Puncture sealing certainly isnít a factor as they very clearly donít even use sealant.

I feel strongly that consumers are being missold something intended to give high performance benefits as something that prevents punctures, but Iíve never seen it work for road tyres satisfactorily.

Imo the same sealant tech works perfectly fine inside an inner tube and gives even more benefits in that regard, plus less mess, if you feel the need.

If anything, Iíve seen my club mates with tubeless setups have more incurable issues of cuts in tyre sidewalls and certainly way more mess than Iíve seen previously in years of tubed riding.

The final claimed benefit of tubeless is that you can run lower pressuresÖ Using the SRAM tyre pressure calculator which lets you specify tubes vs tubeless, the difference is about 3 PSI in what it recommends. And anyway, I can happily run 30 PSI lower in my tubes tyres if I want without getting snakebites, itís just very obviously slower.
This is what I would call confirmation bias right here^
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Old 04-24-22, 12:29 PM
  #82  
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Originally Posted by PeteHski
None of us are paid to ride tubeless tyres...
I'm still getting my monthly paychecks from Big Sealant - when did yours stop? I'd make a couple calls, if I were you.
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Old 04-24-22, 12:40 PM
  #83  
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Originally Posted by WhyFi
I'm still getting my monthly paychecks from Big Sealant - when did yours stop? I'd make a couple calls, if I were you.
shhhh! They might realise we are spreading tubeless propgaganda!
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Old 04-24-22, 02:51 PM
  #84  
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Originally Posted by PeteHski
I'm sure some of them were. I've had 1 flat in 3 years riding tubeless road so it doesn't matter. When I was riding with tubes I was getting flats every few weeks on our local roads. It's the main reason I prefer tubeless.
There's no need to convince yourself tubeless is inferior to your tubed setup. Just ride and don't worry about threads asking about tubeless experience when you clearly don't have any.
You have a good point.
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Old 04-29-22, 06:47 PM
  #85  
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Originally Posted by WhyFi
If you're primarily after a more supple ride and lower pressures, the first thing I'd do is lower your pressure - you're running a little high for 28s and your weight, IMO. Start there, then reassess.

As far tubeless, I think that it's a great solution if you get a fair number of flats. If I didn't need the benefit of flat protection, though, I don't think that I'd take on the extra maintenance just to lower pressure a handful of PSI.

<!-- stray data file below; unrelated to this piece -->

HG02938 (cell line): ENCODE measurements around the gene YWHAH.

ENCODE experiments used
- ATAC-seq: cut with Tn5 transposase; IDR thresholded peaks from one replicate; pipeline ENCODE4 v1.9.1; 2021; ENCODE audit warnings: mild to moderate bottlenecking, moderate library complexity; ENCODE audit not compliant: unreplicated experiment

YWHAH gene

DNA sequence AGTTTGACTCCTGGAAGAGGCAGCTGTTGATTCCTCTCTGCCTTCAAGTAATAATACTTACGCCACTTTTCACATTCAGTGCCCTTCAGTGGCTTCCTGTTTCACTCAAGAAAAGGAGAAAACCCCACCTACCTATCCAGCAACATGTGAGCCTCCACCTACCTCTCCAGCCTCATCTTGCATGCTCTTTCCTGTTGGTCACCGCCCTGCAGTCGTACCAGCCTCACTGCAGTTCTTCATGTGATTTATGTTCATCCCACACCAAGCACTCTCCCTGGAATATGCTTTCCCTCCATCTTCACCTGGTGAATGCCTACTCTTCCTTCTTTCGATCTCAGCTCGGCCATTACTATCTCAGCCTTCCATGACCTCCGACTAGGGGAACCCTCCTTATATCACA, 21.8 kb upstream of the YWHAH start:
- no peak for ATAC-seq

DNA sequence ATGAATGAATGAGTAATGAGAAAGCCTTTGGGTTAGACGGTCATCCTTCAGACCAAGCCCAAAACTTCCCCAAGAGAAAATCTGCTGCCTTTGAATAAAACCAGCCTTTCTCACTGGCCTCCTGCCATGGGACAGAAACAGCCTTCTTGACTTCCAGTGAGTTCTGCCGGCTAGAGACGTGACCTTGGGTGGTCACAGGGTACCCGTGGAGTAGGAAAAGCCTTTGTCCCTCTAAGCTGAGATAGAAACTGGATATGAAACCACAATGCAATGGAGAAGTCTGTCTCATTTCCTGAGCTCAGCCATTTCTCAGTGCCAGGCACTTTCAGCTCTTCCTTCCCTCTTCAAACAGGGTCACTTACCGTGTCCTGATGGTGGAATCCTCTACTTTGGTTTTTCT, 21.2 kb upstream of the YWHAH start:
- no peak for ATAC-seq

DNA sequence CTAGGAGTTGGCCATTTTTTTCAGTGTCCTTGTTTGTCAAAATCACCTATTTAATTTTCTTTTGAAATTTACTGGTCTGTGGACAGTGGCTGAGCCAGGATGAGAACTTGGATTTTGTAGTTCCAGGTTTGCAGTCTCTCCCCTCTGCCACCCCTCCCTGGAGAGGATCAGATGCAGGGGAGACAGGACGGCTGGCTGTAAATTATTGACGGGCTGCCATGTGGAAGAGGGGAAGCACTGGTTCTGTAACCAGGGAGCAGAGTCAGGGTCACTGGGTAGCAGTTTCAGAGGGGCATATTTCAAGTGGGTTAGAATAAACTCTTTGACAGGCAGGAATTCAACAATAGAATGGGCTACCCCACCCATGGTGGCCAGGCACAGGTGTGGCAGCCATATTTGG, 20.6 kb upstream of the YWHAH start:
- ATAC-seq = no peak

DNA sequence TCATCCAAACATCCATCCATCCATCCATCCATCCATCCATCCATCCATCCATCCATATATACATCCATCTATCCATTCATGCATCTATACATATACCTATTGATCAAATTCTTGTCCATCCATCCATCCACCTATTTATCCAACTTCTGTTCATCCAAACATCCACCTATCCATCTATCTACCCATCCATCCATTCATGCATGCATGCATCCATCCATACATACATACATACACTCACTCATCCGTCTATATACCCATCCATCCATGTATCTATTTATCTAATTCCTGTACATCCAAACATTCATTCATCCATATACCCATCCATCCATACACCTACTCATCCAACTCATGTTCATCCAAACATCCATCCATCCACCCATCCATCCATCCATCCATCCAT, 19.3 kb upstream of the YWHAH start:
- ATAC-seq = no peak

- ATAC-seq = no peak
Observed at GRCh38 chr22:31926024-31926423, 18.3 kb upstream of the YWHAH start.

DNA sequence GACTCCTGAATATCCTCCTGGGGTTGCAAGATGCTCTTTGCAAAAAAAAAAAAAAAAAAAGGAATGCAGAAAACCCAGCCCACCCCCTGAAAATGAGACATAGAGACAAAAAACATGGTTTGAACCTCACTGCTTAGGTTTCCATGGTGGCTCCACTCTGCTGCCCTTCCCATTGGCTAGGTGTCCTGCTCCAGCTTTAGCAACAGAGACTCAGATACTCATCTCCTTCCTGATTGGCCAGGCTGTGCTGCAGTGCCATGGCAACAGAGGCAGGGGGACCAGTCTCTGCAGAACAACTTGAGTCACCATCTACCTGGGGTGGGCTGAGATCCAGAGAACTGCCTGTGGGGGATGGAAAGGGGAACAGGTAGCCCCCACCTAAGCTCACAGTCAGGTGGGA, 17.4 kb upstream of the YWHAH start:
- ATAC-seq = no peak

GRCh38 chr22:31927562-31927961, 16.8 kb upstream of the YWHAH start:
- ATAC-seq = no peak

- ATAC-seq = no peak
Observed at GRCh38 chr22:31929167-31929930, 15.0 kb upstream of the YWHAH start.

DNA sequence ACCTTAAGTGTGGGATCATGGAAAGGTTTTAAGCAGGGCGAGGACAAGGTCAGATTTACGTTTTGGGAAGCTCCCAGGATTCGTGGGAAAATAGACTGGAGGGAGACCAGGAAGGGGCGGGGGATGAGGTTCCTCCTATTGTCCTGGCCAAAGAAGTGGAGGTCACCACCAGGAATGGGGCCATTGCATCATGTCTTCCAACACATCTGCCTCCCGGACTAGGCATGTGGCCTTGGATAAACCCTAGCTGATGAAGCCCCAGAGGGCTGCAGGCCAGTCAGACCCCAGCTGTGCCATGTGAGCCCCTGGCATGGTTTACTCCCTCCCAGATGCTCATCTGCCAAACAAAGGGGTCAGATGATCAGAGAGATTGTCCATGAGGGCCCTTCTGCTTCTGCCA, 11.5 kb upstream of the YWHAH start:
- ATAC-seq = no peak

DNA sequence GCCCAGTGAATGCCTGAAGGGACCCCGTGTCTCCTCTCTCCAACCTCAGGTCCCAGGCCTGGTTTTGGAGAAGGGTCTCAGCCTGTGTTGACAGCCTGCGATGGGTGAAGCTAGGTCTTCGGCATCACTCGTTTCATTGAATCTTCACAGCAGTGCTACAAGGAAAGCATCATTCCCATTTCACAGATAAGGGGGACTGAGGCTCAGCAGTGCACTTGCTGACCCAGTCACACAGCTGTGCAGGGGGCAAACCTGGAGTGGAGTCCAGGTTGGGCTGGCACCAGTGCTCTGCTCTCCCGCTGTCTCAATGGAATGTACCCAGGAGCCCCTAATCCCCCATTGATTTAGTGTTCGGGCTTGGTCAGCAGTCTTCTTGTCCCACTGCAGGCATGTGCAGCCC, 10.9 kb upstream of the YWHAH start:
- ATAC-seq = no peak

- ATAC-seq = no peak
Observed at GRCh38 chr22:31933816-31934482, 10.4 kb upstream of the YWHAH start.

I transitioned from a SuperSix to the Cervelo R5 and ride on rough Tucson roads. One of my favorite things about running tubeless (Campagnolo Bora WTO 45s) is the amazing level of comfort it has given me. I weigh 153lbs and run 60f/65r psi, and that low pressure doesn't keep me from age group KOMs and high overall placings on longer Strava segments.
Low pressure tubeless, fast and comfortable.

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Old 04-29-22, 08:19 PM
  #86  
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Which tires have you guys found to be easy to install and take off?
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Old 04-29-22, 08:54 PM
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Originally Posted by Chandne
Which tires have you guys found to be easy to install and take off?
At this point, it's probably easier to list the tires that are difficult rather than those that aren't. In general, newer tires are going to be easier than some of the older ones - it was more common for older tires to err on the side of being tight. The most notable "old" tire around is going to be the Conti GP5k TL, and they do have a reputation of being tight (never used them myself).

Everything else that I've used in the last two years (Schwalbe Pro One Evo, Michelin Power Road, Pirelli P-Zero) have been up to the latest spec and have gone on and off without trouble. Out of the three, I had to take the most care with getting the Michelin on to the rim; no tools were needed - I've never needed anything other than bare hands to get a tire on - but I did need to be more deliberate about getting the beads in to the middle and taking up slack before rolling the last bit over.
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Old 04-29-22, 09:01 PM
  #88  
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My IRCs were a bit tight on the Easton R90 Sl rims so I was hoping to get something a bit easier. I have installed a ton of tight tires but tight road tires may be painful and frustrating on the side of the road, if a tube is ever needed. I may try the Pirellis.